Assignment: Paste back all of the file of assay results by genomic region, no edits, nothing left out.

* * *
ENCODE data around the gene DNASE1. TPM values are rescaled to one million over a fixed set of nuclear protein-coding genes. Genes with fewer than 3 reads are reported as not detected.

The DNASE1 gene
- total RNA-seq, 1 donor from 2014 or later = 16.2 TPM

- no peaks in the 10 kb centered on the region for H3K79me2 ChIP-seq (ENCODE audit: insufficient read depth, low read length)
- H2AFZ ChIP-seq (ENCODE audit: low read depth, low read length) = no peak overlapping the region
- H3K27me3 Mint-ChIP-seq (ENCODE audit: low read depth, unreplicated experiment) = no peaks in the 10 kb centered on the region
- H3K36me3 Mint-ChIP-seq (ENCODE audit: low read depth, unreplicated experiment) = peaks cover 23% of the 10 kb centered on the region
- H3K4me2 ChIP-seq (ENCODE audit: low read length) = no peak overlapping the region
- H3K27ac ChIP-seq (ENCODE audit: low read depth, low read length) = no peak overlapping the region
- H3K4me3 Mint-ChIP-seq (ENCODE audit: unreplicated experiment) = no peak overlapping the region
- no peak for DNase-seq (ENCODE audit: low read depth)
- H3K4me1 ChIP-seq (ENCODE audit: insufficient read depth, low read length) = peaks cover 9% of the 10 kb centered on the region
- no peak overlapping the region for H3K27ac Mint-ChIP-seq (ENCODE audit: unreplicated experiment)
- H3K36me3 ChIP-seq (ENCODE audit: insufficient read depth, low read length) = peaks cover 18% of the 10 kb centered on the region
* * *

ENCODE data around the gene DNASE1. TPM values are rescaled to one million over a fixed set of nuclear protein-coding genes. Genes with fewer than 3 reads are reported as not detected.

The DNASE1 gene
- total RNA-seq, 1 donor from 2014 or later = 16.2 TPM

- no peaks in the 10 kb centered on the region for H3K79me2 ChIP-seq (ENCODE audit: insufficient read depth, low read length)
- H2AFZ ChIP-seq (ENCODE audit: low read depth, low read length) = no peak overlapping the region
- H3K27me3 Mint-ChIP-seq (ENCODE audit: low read depth, unreplicated experiment) = no peaks in the 10 kb centered on the region
- H3K36me3 Mint-ChIP-seq (ENCODE audit: low read depth, unreplicated experiment) = peaks cover 23% of the 10 kb centered on the region
- H3K4me2 ChIP-seq (ENCODE audit: low read length) = no peak overlapping the region
- H3K27ac ChIP-seq (ENCODE audit: low read depth, low read length) = no peak overlapping the region
- H3K4me3 Mint-ChIP-seq (ENCODE audit: unreplicated experiment) = no peak overlapping the region
- no peak for DNase-seq (ENCODE audit: low read depth)
- H3K4me1 ChIP-seq (ENCODE audit: insufficient read depth, low read length) = peaks cover 9% of the 10 kb centered on the region
- no peak overlapping the region for H3K27ac Mint-ChIP-seq (ENCODE audit: unreplicated experiment)
- H3K36me3 ChIP-seq (ENCODE audit: insufficient read depth, low read length) = peaks cover 18% of the 10 kb centered on the region